Rick McVey, CEO of electronic trader Marketaxess Holdings, is disrupting the old-fashioned way that Wall Street buys and sells corporate bonds—and cashing in on the change.
Rick McVey doesn’t think of himself as a radical. He has never put forth a grandiose vision for modernizing the $7.7 trillion U.S. fixed-income business, the largest source of capital on the planet for corporations. Rather, the 55-year-old, plainspoken Midwesterner views himself simply as a methodical problem solver. As such, he just keeps chipping away at one of the biggest barriers to change in financial markets: Wall Street’s long-standing resistance to electronic bond trading. “I always wanted to work on Wall Street,” says McVey. “But I never imagined the magnitude of what’s happening now—that I’d have a role in changing how Wall Street actually works.”
McVey is the founder and CEO of MarketAxess Holdings MKTX , a New York–based exchange that controls 85% of all U.S. electronic corporate fixed-income trading—a model that now accounts for about one in five customer transactions and is taking share by the day. Over the past 15 years he’s done more than anyone else to disrupt Wall Street’s lucrative but antiquated approach to trading bonds. While equity markets have long since been dominated by electronic exchanges, the world of corporate bond trading has remained stuck in the past. Even today, the vast majority of orders are still placed by phone and processed through investment banks, which lock in fat profits on the trades. But the system finally appears to be changing dramatically—and fast.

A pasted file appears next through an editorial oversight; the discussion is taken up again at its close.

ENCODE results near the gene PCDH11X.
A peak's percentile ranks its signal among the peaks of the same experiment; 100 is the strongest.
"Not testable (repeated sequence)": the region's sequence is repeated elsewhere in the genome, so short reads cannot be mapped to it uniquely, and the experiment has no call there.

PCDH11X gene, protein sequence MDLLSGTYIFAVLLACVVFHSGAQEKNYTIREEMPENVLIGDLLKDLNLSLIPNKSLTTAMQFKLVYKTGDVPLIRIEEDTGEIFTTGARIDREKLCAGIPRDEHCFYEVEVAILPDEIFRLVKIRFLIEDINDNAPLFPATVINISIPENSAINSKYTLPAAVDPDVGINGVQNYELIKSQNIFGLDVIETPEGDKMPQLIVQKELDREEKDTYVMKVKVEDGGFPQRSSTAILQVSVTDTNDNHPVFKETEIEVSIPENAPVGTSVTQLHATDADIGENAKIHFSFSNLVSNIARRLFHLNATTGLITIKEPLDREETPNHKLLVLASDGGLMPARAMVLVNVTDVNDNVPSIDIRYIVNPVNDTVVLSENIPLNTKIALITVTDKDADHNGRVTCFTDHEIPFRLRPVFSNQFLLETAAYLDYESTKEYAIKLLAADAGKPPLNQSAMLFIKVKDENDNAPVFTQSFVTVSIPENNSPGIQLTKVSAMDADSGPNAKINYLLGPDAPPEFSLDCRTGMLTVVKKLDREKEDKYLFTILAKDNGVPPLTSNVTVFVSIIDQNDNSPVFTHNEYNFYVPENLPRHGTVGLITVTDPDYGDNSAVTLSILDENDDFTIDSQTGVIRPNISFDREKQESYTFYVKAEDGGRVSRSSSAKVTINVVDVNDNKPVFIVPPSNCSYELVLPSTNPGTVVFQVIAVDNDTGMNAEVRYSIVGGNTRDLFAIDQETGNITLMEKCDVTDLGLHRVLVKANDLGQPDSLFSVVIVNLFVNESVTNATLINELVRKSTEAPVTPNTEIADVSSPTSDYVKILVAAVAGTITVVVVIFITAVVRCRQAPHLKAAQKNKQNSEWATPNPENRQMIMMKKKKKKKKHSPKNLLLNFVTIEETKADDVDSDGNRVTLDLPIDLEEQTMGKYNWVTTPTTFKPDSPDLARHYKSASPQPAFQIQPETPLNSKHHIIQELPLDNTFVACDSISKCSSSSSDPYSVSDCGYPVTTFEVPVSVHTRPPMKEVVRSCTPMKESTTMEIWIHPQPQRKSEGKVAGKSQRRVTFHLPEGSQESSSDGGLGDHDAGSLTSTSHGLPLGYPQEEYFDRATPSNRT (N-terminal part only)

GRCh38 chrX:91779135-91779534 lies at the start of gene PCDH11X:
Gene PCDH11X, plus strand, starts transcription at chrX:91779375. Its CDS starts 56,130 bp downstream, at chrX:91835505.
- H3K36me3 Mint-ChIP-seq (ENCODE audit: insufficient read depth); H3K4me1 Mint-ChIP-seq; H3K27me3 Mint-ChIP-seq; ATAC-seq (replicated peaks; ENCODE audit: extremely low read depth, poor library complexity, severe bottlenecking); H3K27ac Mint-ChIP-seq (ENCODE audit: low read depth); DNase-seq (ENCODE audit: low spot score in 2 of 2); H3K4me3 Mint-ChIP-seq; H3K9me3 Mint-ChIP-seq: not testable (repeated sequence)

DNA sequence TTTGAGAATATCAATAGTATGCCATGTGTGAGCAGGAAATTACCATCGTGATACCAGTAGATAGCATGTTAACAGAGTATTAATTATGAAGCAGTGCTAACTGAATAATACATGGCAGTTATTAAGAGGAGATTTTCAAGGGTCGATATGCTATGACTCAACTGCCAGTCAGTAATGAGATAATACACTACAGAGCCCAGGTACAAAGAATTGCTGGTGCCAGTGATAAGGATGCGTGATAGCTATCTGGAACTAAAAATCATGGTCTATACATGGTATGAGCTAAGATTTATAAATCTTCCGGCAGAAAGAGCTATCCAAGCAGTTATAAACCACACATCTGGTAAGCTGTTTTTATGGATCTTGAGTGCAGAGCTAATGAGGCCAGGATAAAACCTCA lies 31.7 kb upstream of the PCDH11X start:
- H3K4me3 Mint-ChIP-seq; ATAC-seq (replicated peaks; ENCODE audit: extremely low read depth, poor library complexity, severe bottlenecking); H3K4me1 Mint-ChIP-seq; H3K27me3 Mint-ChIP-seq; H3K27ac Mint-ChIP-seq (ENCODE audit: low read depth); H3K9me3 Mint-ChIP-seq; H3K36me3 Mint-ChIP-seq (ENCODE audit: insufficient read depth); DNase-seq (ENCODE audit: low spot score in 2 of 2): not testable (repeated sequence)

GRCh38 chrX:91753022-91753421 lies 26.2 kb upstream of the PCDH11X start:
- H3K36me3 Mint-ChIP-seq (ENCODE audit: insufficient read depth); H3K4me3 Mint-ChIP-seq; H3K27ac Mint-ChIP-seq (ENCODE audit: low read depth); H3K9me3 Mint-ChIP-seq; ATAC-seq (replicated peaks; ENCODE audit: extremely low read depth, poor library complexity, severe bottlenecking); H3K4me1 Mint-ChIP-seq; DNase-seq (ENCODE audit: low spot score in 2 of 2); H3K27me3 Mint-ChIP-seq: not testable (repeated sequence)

McVey has fomented disruption by moving in careful, incremental steps. He first won over the banks for small trades. Then, when powerful asset managers wanted a far bigger pool of buyers and sellers following the financial meltdown, McVey found them. Now he’s launched a system in which institutions can trade directly with one another on his platform, greatly reducing transaction costs. “Rick’s genius is adapting the old system to computers, then nudging that system forward until the asset managers demanded radical change,” says Shane Finemore, founder of investment firm Manikay Partners.
It will probably take a few more years for the computer revolution to fully take hold in the bond world, but electronic trading’s momentum is so strong that it’s now poised to dominate the future. The benefits are many: Lower costs will bring better returns for millions of small investors. Companies will issue bonds at more attractive rates and raise extra money to invest. And the corporate bond market will change from an exclusive club to a democratic place with hundreds of new participants.
McVey’s progress so far in bringing down trading costs is remarkable. Here’s how MarketAxess’s basic platform, which still accounts for most of its business, brings competition to the market and lowers markups. An asset manager such as BlackRock BLK will issue a “request for quote,” or RFQ, for either one security or a list of bonds. Let’s say the asset manager wants to buy $1 million in 10-year, 3.8%-yielding Walgreen bonds maturing in 2024. Only dealers—banks and market makers—can respond to the RFQ. BlackRock sets a window of 10 minutes for dealers to respond with quotes. At the close of that deadline, all the quotes pop onto BlackRock’s screen at once. Its trader has five minutes to choose a quote, which is expressed in a “spread” over the rate on Treasuries of the same maturities. Imagine that the dealers post 10 offers. BlackRock will then typically grab the highest spread, representing the lowest price. MarketAxess gets its revenue by adding an average of 0.2 basis point to the price of each trade, or a tiny portion of the total markup.